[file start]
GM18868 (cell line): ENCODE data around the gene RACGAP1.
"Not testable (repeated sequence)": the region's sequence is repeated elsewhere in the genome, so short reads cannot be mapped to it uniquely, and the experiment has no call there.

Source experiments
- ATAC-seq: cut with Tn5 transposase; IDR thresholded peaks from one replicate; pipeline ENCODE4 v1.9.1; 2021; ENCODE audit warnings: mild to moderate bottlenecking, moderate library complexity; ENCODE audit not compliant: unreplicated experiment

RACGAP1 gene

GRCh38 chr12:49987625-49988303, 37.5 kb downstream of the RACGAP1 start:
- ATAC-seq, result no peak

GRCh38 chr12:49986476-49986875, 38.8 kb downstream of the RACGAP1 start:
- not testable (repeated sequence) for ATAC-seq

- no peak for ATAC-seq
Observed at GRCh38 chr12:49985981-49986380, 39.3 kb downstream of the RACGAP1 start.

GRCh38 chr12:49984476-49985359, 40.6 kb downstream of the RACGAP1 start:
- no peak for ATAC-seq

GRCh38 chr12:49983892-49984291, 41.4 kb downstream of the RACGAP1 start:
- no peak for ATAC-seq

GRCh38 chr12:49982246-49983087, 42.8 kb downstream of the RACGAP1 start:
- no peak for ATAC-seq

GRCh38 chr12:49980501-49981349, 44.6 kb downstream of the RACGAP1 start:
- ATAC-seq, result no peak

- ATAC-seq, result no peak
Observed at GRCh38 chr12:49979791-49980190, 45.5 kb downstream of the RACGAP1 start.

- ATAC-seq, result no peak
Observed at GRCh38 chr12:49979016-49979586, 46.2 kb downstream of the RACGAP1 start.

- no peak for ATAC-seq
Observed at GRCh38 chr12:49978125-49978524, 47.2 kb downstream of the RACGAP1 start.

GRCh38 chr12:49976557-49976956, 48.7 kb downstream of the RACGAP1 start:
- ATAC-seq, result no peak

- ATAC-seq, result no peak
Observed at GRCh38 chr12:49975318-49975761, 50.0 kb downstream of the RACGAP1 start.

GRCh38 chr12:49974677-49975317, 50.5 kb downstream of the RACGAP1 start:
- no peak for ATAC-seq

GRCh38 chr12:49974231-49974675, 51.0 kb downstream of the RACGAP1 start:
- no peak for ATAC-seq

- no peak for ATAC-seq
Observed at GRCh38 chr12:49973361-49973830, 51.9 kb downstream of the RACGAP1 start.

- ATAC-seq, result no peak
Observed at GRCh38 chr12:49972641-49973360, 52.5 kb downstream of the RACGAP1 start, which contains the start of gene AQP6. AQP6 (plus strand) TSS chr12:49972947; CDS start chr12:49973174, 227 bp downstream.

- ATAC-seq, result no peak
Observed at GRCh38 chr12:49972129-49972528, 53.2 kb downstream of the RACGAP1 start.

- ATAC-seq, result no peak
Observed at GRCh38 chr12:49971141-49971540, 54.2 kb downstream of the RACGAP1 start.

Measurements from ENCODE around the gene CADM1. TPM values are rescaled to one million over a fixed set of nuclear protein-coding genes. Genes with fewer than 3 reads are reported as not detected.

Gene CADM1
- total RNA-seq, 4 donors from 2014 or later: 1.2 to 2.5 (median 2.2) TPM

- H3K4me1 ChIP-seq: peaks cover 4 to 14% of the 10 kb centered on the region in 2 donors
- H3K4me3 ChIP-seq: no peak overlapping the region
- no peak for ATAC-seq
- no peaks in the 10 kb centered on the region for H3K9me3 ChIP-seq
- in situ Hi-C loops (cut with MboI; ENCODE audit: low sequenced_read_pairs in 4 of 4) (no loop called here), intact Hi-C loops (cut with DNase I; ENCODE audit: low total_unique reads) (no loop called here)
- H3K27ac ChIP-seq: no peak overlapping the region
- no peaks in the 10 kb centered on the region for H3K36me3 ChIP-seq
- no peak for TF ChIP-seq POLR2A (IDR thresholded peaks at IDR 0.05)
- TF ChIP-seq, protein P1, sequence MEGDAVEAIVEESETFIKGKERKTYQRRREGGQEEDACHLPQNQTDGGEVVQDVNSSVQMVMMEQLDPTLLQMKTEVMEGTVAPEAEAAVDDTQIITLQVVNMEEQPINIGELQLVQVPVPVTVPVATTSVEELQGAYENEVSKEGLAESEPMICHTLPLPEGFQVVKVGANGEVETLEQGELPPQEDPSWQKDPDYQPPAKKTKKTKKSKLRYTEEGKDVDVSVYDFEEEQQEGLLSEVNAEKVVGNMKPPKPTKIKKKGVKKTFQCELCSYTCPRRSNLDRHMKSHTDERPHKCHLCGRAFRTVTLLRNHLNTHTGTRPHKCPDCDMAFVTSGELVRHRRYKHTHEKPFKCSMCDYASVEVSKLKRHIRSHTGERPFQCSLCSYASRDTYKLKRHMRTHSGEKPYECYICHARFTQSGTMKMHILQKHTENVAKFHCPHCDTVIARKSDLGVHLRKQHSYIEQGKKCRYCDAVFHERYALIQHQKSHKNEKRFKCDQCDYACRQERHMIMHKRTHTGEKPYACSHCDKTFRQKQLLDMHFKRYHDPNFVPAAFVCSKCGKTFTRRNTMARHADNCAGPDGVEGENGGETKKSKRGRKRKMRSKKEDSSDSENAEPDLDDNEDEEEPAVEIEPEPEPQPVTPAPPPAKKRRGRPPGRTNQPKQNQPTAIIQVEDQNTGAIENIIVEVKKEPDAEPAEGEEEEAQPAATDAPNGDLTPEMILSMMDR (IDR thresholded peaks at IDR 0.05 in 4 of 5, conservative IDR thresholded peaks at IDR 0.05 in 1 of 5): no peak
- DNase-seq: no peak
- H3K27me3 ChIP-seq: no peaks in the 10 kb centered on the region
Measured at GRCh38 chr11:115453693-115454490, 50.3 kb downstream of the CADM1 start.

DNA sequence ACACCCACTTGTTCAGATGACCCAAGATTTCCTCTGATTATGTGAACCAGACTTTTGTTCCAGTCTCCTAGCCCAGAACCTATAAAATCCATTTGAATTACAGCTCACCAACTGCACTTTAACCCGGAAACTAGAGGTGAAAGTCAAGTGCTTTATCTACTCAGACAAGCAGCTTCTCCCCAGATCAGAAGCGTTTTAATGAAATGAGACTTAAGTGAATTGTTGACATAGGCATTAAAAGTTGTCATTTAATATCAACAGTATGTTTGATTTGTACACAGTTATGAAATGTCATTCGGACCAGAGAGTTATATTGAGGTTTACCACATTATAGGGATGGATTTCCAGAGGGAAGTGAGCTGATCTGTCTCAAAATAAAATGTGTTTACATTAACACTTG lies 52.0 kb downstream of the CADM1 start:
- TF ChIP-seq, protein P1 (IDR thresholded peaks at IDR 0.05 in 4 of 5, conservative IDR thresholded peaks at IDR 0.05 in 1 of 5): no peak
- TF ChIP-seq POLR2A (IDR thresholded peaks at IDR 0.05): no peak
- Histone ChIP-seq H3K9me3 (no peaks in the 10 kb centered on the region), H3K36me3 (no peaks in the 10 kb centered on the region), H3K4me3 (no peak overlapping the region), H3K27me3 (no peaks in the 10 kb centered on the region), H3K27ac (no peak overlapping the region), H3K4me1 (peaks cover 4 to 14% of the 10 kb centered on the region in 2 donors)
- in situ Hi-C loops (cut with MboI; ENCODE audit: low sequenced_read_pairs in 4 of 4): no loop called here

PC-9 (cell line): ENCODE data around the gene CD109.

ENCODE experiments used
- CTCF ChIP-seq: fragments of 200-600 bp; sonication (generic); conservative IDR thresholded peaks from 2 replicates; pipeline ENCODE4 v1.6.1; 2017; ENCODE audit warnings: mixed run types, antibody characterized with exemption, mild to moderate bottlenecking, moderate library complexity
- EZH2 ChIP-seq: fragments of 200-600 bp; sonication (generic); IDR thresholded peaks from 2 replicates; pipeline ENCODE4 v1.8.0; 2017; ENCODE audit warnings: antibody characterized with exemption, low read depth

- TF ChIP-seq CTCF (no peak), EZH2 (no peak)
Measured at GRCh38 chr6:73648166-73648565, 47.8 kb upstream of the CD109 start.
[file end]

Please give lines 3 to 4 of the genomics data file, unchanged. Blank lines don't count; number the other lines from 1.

Source experiments
- ATAC-seq: cut with Tn5 transposase; IDR thresholded peaks from one replicate; pipeline ENCODE4 v1.9.1; 2021; ENCODE audit warnings: mild to moderate bottlenecking, moderate library complexity; ENCODE audit not compliant: unreplicated experiment